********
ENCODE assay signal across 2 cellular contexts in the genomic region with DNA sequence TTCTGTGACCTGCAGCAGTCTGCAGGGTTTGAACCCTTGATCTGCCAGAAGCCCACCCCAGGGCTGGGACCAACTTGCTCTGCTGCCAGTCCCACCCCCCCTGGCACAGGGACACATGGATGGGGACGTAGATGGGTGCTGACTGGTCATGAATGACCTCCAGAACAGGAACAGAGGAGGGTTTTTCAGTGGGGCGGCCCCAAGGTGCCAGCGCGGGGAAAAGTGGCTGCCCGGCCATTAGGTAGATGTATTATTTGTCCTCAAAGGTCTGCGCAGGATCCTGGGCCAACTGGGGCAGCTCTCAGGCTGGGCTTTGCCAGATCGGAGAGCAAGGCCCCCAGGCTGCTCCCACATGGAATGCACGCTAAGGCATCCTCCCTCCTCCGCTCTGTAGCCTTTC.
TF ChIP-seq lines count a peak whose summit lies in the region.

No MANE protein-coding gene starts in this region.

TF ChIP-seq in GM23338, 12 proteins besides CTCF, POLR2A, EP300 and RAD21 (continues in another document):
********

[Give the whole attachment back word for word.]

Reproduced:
ENCODE assay signal across 2 cellular contexts in the genomic region with DNA sequence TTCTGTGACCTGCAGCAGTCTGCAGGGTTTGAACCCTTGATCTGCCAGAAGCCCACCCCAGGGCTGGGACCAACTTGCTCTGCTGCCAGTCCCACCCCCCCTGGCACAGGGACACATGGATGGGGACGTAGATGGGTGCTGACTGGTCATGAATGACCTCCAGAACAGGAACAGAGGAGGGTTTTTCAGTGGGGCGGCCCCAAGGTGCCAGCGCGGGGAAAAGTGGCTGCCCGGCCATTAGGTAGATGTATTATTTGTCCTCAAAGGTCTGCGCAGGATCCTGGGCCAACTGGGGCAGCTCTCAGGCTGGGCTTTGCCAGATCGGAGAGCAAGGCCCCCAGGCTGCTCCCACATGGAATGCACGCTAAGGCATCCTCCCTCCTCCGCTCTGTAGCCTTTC.
TF ChIP-seq lines count a peak whose summit lies in the region.

No MANE protein-coding gene starts in this region.

TF ChIP-seq in GM23338, 12 proteins besides CTCF, POLR2A, EP300 and RAD21 (continues in another document):